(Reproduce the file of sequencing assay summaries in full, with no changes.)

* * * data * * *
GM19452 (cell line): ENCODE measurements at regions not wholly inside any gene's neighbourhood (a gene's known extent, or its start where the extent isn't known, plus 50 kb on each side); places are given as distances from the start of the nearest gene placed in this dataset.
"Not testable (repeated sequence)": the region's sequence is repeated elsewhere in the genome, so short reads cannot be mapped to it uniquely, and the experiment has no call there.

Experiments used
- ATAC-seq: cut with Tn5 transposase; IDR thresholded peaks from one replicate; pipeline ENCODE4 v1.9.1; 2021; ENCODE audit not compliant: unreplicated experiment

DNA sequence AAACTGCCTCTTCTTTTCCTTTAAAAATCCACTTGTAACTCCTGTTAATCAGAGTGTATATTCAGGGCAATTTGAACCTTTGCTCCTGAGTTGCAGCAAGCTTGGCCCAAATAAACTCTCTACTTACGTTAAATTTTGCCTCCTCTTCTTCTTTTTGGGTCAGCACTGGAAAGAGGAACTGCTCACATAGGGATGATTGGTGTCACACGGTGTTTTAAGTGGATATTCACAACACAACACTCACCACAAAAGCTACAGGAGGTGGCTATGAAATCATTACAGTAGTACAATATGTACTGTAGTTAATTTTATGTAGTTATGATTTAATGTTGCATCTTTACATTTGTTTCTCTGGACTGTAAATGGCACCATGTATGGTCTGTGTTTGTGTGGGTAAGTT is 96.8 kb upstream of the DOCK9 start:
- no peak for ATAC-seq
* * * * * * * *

GM19452 (cell line): ENCODE measurements at regions not wholly inside any gene's neighbourhood (a gene's known extent, or its start where the extent isn't known, plus 50 kb on each side); places are given as distances from the start of the nearest gene placed in this dataset.
"Not testable (repeated sequence)": the region's sequence is repeated elsewhere in the genome, so short reads cannot be mapped to it uniquely, and the experiment has no call there.

Experiments used
- ATAC-seq: cut with Tn5 transposase; IDR thresholded peaks from one replicate; pipeline ENCODE4 v1.9.1; 2021; ENCODE audit not compliant: unreplicated experiment

DNA sequence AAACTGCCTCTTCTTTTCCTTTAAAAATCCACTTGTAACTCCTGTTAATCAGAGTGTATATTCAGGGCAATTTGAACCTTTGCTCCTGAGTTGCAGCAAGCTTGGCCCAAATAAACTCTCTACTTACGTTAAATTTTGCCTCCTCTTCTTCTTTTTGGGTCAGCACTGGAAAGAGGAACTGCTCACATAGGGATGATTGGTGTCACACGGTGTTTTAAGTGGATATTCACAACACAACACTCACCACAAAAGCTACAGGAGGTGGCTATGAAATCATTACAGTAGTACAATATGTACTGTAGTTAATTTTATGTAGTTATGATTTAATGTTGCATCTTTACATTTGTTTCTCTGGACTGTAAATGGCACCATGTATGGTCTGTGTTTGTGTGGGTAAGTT is 96.8 kb upstream of the DOCK9 start:
- no peak for ATAC-seq